Monthly Archives: November 2011

Organizing Schools for Improvement: Lessons From Chicago

Organizing Schools for Improvement: Lessons From Chicago. Anthony S. Bryk, Penny Bender Sebring, Elaine Allensworth, Stuart Luppescu, and John Q. Easton. Chicago: University of Chicago Press, 2010.  Describes the changes that have occurred in Chicago schools. What’s so important about Chicago? Arne Duncan, Secretary of Education. While I’m not a big fan of Duncan  I am a fan of most the “essential supports” described for schools such as Leadership as the Driver for Change, Parent-Community-School Ties, Professional Capacity, Student-Centered Learning Climate, and Instructional Guidance.

www.aera.net/uploadedFiles/Publications/Journals/Educational_Researcher/3909/665-667_12EdR10.pdf.

Advertisements

Excused Versus Unexcused: How Student Absences in Elementary School Affect Academic Achievement

Not all absences are equal. Excused Versus Unexcused: How Student Absences in Elementary School Affect Academic Achievement describes the impact of excused vs unexcused absences. A high number of unexcused absences points towards academic risk, especially in elementary school.

New Thinking About Instructional Leadership

What is the role of a school site leader? Is it to be in classroom and an expert in instruction? Is it to be an organizational manager? Horng and Loeb in the November 2010 Kappan Magazine suggest the latter.

Unbundling Promises and Problems

Unbundling Promises and Problems offers worthwhile opinions on the role and effects of “unbundling” education. The idea of “unbundling” is that one can break down the act of “educating” into it’s constituent parts with the goal of implementing and/or improving only select portions of it. For example, school size: we see that many schools are created or broken down into smaller units, another example is school site governance, there are a variety of school site governance models. However, what is the impact of unbudnling education? How do we measure success? Unbundling can sometimes lead to a sense of progress because “something” is being done but is it the right thing?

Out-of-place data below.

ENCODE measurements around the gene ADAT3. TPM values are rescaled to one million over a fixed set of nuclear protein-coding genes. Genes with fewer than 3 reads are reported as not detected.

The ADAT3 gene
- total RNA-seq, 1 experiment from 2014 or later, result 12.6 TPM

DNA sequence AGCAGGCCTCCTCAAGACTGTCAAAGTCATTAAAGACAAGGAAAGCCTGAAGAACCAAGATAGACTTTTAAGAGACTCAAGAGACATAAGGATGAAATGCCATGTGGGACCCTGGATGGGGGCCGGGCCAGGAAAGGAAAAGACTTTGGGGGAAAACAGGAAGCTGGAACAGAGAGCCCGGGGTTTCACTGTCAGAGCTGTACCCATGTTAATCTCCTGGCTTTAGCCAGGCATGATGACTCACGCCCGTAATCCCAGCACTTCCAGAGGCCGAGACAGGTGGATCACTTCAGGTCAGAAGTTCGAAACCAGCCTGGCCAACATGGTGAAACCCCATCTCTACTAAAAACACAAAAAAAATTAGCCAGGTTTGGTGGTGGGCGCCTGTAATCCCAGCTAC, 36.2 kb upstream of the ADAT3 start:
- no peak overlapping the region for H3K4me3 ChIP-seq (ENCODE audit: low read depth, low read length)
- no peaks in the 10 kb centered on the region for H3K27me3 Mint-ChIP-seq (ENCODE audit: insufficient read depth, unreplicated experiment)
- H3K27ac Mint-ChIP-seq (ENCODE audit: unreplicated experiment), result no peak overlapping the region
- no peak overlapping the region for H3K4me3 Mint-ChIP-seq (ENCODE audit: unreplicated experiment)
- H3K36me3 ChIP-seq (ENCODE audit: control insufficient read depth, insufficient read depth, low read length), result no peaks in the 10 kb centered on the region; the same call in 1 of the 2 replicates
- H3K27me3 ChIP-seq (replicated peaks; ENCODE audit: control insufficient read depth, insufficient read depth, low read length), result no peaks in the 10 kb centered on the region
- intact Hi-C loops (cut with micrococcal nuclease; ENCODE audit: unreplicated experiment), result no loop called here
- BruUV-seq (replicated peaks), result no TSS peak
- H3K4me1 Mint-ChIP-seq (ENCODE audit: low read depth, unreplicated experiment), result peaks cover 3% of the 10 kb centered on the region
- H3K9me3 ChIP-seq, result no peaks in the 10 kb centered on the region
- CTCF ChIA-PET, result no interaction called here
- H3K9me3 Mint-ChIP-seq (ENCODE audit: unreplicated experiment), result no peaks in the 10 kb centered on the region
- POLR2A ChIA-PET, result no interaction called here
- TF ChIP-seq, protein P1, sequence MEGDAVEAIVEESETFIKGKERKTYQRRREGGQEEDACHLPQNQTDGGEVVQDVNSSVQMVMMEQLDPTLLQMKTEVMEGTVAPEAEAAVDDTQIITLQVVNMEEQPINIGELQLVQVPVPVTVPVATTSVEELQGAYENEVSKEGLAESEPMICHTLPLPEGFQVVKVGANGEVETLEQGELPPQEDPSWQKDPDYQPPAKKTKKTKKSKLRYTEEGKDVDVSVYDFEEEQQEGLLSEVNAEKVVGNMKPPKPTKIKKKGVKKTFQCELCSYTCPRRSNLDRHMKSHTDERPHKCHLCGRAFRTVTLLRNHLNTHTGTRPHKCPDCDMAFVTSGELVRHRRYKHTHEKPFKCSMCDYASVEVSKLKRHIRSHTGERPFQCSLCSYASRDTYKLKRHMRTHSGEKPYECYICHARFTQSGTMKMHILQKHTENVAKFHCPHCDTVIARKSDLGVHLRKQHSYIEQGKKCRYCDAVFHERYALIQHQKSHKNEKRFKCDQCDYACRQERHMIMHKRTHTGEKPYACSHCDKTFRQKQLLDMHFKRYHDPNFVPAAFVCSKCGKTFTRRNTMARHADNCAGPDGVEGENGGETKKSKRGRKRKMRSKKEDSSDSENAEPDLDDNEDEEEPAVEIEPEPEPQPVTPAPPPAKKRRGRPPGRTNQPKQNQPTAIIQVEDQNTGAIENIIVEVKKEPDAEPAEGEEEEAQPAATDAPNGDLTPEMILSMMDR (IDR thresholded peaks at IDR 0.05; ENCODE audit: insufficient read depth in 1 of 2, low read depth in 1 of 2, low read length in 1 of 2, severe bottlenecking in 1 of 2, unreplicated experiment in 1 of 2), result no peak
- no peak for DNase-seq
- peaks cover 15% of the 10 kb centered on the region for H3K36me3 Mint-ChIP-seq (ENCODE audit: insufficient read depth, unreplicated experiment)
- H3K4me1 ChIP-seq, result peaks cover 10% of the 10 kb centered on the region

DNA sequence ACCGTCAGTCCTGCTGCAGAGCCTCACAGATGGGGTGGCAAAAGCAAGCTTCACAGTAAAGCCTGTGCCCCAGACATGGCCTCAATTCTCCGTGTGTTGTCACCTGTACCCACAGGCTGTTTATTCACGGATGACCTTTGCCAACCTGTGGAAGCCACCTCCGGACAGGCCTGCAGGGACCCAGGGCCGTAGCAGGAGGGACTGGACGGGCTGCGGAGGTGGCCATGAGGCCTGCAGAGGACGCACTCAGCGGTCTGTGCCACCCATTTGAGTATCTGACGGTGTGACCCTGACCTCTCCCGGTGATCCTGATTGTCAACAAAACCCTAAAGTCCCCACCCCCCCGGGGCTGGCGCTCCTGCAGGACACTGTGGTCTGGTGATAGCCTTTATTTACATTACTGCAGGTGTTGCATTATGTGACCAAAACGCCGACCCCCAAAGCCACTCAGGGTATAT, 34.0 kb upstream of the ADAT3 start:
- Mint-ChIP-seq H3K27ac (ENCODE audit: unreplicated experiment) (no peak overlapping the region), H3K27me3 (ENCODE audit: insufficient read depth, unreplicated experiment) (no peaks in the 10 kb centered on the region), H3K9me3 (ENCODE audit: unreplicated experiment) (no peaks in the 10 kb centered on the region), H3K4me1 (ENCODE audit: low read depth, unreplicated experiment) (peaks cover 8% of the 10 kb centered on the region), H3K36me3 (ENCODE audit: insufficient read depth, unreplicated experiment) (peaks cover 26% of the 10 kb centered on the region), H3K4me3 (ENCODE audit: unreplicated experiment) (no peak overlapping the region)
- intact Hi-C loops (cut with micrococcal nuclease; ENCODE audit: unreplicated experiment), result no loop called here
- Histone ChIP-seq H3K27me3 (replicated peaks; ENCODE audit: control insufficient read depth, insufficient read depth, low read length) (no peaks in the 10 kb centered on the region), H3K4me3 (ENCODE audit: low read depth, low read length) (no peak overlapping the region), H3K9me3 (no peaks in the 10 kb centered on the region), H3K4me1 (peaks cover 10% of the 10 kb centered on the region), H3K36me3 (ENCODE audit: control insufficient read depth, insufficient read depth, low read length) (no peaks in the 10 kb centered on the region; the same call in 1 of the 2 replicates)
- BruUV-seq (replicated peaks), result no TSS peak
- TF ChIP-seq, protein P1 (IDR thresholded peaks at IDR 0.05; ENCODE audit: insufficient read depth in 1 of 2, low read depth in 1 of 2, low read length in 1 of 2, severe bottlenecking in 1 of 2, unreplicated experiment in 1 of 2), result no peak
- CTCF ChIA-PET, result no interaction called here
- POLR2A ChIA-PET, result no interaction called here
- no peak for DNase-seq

Tips for online teachers

A. Quinlan provides some excellent tips for online teachers. Tips include: allow yourself plenty of prep time, schmooze our IT person, KISS, the tech your student have will not be the same tech you have, expect some discomfort, maintain a sense of humor, and other tips. I found these all to be true this past summer so if you’re interested in online teaching grab this article.

Engage Educators in Order to Achieve the Best Results for Students

Engage Educators in Order to Achieve the Best Results for Students is an excellent article provided by a superintendent who has led the creation of a high performing district. It outlines the steps like evaluating current systems, setting high goals and models of continuous improvement. Phi Delta Kappan December 2010/January 2011 vol. 92 no. 4 39-43

Framework for 21st Century Learning – The Partnership for 21st Century Skills

There’s a lot of talk about 21st century skills but little consensus over what the details of those skills are. Here’s a framework to consider. Framework for 21st Century Learning – The Partnership for 21st Century Skills. Thoughts?

In the Future, Diverse Approaches to Schooling

 

What does school look like in the future? Will it be the same four walls and board? It’s already started to look different as courses move online. What’s best for students?  In the Future, Diverse Approaches to Schooling takes look at different models for school. Online offering are not a solution to every issue but they are a solution for some students. What’s also needed is professional support for teachers to be able to change instructional approaches in a different environment.

Digital Kids in Schools: Cartoons | Larry Cuban on School Reform and Classroom Practice

Digital Kids in Schools: Cartoons | Larry Cuban on School Reform and Classroom Practice.

What are the expectations when it comes to the use of technology in classrooms. Generally, if it supports student learning I’m for it but if its’ just a gimmick, I’ll pass. The challenge at times is knowing the difference…